A Fairy With Green Wings

16 Mar

I think that to live a life as people knew before Industrial Revolution is pretty much impossible now. We are so used to convenience of modernity that it would be really hard to go back to wells, horse carts and corrugated washboards. But I also think that rather sooner than later, we should all start living as closely as possible to simplicity if we want the future to be at all . We are slowly getting there, first with recycling, then shopping bags (hallelujah!!!), and now a scare of horsemeat. These and other small things mean that there is a chance for the future generations to walk with bare feet on green grass and not to live in tall buildings hidden in grey smog as sci-fi films portray. Maybe I shouldn’t care; I would be dead for decades before that happens, but I do. I love this planet and my bit helps to shift the future in a direction I want it to.

My biggest experiment in this sense was a year living in a campervan, travelling around Australia. What a trip! My dreams come true, how lucky I am! To be able to afford it, my partner and me were saving like mad. It meant that the heating wasn’t on until my finger nails turned blue even with all warm clothes and the blanket on, not buying take-away and chocolate (or only occasionally) and so on, because we didn’t have any prospect of working there and we wanted to see so much. We continued living cheaply there. This inevitably led to sustainability –  proving that it is possible!

australia

In the space of a year, I bought only three brand new pieces of clothing, in the sale of course. The rest of my acquired clothes came either from charity shops or as a present. It was the same with books, I bought six second hand books but I managed to read twenty-seven, thanks to brilliant book-exchange system around the country. I guess a lot of travellers want to read. I found pearls on the shelves such as Amy Tan, Arthur Miller, Alice Munro or Margaret Atwood!

We were saving the electricity too, because we didn’t have any. As soon as the dark hit, we may have watched a film and then go straight to bed. We were able to sleep for ten hours, from nine to seven, just because it was dark. We used torches and candles, charging the laptop when possible – at libraries or campsites.

Food-wise, we only bought what we could eat; no way we would throw the food out! We had a cool box but saving on ice, we would freeze two-litre bottles at the campsites and have cheese only as long as the ice lasted. Cooking was simple and fast. We would utilise the heat of the food itself, which meant that some time before it was actually cooked, we would turn our portable stove off (gas bottles; what a precious commodity) and whatever was cooking, would cook. Otherwise we ate salads, light and filling meals in such heat. I found out that I can pretty much live without chocolate, ice cream and pizza.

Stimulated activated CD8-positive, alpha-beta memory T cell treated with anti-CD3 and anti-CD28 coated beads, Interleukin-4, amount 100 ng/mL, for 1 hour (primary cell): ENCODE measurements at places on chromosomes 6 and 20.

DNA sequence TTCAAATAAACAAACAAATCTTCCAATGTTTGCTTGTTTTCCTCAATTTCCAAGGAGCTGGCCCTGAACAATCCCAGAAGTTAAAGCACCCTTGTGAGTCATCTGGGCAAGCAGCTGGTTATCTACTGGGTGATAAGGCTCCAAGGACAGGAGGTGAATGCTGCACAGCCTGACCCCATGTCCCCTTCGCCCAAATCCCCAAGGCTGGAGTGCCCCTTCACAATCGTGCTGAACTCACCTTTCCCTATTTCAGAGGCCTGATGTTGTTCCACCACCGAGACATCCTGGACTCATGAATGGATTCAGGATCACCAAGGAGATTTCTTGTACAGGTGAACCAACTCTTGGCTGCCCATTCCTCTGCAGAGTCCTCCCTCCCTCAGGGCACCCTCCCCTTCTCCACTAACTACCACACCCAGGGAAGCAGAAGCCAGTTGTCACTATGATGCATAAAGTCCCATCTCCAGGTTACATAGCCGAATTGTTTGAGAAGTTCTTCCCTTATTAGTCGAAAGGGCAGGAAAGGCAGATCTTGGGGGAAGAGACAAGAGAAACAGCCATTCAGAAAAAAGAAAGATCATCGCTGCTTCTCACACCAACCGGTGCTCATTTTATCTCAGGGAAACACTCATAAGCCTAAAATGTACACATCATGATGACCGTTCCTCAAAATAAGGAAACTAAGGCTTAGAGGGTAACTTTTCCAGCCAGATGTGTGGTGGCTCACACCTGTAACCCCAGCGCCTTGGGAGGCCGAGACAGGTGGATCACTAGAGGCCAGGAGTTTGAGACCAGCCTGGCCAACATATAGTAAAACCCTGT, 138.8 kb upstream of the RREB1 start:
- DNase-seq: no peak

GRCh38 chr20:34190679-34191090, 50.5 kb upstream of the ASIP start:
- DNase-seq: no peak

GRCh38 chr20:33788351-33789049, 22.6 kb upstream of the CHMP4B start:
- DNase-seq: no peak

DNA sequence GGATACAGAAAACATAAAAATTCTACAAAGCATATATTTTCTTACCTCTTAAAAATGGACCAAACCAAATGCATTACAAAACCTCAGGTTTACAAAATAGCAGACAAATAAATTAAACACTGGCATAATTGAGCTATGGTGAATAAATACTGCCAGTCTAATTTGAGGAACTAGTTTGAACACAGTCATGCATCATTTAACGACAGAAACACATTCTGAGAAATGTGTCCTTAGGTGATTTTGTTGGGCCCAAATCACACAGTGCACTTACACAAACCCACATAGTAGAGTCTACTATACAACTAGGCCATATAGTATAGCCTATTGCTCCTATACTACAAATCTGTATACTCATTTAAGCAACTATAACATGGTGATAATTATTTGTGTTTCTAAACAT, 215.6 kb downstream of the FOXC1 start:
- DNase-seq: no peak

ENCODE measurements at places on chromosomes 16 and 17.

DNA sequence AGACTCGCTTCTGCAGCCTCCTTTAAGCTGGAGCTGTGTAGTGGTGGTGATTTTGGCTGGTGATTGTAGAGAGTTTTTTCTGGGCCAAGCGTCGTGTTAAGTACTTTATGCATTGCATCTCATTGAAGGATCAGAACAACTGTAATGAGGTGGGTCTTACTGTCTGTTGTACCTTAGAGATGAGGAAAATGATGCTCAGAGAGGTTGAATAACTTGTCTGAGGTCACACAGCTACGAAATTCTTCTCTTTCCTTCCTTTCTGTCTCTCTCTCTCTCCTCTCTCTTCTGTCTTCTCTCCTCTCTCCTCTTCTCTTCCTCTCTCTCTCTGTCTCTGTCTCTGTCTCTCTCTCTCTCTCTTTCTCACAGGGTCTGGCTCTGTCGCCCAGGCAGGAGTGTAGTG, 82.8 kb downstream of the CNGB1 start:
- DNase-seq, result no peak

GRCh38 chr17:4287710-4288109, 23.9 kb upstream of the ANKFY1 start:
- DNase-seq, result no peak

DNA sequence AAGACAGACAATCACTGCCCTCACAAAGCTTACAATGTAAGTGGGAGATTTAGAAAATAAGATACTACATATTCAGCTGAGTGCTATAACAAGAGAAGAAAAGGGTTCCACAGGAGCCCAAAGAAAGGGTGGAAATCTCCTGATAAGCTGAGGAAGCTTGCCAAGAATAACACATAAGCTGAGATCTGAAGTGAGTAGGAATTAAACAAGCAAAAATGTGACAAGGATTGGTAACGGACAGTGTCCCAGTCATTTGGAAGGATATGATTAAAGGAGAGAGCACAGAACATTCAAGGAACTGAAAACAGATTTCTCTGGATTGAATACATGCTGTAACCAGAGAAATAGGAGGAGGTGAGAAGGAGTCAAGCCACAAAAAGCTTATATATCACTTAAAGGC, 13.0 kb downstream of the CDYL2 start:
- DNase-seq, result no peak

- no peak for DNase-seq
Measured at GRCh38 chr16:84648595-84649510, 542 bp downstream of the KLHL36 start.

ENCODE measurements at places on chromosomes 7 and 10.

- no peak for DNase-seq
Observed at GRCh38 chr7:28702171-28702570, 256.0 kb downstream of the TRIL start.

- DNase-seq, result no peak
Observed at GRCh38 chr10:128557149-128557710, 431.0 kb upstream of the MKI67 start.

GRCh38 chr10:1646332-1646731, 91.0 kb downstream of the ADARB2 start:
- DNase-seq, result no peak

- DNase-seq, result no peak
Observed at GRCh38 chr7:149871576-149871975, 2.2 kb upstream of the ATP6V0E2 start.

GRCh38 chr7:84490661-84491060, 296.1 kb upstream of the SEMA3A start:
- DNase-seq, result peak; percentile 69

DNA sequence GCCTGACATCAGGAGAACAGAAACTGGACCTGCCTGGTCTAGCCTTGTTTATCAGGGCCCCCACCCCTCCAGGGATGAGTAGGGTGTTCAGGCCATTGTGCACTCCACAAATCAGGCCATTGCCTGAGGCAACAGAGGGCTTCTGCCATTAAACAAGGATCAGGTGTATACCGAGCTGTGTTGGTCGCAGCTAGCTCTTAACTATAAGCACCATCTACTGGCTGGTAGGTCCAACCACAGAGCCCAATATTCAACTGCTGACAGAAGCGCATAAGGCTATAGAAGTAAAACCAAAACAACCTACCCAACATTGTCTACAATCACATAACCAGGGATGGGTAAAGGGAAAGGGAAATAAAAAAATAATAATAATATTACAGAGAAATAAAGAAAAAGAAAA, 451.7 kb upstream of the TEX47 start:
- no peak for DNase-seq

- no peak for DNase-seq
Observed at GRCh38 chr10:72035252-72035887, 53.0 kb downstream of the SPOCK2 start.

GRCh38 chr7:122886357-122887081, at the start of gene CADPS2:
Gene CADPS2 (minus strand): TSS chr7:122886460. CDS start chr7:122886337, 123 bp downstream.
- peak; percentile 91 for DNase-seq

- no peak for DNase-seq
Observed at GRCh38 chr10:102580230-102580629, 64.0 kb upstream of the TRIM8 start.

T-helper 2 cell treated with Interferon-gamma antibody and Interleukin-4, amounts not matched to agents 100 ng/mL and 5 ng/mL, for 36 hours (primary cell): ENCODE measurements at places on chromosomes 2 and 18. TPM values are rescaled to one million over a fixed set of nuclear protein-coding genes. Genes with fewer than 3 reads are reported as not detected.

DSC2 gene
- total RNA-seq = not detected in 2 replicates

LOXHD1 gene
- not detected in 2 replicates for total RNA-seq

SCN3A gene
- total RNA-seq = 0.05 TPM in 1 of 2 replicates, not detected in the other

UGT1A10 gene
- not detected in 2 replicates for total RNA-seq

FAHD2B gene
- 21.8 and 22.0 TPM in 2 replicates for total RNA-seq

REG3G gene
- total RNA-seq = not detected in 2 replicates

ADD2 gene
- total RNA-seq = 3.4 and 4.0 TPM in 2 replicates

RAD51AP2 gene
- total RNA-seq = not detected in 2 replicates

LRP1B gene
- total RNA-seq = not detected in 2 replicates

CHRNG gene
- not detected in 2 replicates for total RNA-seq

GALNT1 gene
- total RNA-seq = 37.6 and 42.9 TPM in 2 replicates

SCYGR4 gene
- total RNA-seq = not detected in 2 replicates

The hardest part for me was limited water. We loved being in the Outback, far away from civilization, which meant bringing our own supplies. We would have fifty litres of water, which would last us up to five days. It is very little, if you consider that in a five-minute shower you can use more than thirty-five litres of water. I am always thirsty and we like our cups of tea. Water was therefore used only for cooking and washing up. It did disappear fast though and we still didn’t have a shower! I learnt that I can last four days without one before I start hating myself. A big thanks to a person who invented wet wipes but nothing beats running water down my spine.

Now we are back, again enjoying a privilege of constant water, electricity and gas. It does make one lazy – there is no need to think about it. I already started cooking and washing dishes in my pre-trip way and now I’m making a conscious effort not to. The immediate availability at the tap/switch/hob is a luxury we don’t consider. There is a great possibility that it won’t be for long, though. Before that happens, try to follow simple rules, save the future and meanwhile save yourself a bit of money to be able to afford a year-long holiday. I know that temptation of comfort can be stronger that the will to live sustainably, we are only humans, after all, but we can have a lot of fun exploring our own boundaries. I trust myself that I am stronger than I actually think I am.

About the writer: Zdena comes from Slovakia but has made Wales her second home, that is when she is not travelling, which she can’t live without. Two important things in her life are books and Scrabble and she also loves world cinema.

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